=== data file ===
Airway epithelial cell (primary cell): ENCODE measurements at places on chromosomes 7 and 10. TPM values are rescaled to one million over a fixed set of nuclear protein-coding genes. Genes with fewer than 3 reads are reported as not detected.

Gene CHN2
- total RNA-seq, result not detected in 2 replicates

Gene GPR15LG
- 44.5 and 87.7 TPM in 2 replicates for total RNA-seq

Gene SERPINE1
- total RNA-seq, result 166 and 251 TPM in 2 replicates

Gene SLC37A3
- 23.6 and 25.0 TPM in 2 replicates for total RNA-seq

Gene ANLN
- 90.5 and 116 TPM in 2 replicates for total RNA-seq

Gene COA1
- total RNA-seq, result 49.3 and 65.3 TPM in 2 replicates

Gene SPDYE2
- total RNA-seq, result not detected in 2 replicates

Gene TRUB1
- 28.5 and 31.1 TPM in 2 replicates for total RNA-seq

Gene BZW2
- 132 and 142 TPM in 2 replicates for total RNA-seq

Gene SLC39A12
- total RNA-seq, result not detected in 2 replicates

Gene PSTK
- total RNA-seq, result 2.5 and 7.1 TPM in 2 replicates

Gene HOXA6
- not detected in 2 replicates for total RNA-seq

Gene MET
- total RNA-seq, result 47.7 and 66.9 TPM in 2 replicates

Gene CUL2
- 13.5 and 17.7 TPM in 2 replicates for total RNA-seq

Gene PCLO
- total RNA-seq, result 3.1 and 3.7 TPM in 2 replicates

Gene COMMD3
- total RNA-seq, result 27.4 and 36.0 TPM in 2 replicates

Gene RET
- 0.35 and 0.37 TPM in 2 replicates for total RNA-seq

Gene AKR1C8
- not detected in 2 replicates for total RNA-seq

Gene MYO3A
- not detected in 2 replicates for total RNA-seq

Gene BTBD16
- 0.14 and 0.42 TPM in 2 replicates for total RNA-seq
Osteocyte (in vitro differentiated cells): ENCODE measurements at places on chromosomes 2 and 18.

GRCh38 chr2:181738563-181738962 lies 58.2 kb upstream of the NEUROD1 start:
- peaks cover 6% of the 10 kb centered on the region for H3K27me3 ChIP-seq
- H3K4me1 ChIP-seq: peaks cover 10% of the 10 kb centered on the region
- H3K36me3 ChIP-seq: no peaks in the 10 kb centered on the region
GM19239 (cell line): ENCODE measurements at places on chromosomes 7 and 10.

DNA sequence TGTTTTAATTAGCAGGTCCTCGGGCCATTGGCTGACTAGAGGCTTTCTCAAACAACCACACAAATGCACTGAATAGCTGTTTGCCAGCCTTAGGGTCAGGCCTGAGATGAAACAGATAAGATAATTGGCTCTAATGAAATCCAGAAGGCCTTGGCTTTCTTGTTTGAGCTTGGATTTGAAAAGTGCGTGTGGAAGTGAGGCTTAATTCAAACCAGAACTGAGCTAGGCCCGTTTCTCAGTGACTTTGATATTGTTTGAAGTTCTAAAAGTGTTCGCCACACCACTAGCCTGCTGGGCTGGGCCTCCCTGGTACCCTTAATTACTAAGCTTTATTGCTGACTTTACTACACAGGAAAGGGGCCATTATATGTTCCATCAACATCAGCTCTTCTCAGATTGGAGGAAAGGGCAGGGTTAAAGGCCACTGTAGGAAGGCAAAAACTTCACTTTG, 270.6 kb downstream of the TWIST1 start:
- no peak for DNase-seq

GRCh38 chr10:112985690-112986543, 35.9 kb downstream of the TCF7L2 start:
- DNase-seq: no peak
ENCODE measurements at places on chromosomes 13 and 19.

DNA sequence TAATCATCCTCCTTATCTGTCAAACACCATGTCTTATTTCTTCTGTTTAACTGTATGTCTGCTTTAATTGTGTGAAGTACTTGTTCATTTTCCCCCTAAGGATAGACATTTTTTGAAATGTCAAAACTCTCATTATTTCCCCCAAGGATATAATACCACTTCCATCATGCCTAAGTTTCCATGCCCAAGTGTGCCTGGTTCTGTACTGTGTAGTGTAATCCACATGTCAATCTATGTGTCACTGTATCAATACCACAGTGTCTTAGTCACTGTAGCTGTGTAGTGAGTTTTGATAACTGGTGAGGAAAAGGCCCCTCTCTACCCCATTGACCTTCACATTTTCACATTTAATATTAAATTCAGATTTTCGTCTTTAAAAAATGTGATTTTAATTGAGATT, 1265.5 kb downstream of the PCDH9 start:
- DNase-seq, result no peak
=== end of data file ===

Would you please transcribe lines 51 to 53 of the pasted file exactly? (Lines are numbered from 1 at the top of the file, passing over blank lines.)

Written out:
- DNase-seq: no peak
ENCODE measurements at places on chromosomes 13 and 19.

DNA sequence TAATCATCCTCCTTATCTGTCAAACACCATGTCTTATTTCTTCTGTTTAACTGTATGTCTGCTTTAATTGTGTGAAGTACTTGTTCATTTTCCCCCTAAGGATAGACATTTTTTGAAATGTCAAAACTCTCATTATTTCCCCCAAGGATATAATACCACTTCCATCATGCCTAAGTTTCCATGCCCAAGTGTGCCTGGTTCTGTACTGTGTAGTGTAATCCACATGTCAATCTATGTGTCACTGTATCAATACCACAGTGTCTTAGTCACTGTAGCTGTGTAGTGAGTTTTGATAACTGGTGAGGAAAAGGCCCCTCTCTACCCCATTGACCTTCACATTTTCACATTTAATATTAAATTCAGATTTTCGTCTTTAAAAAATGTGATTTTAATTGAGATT, 1265.5 kb downstream of the PCDH9 start: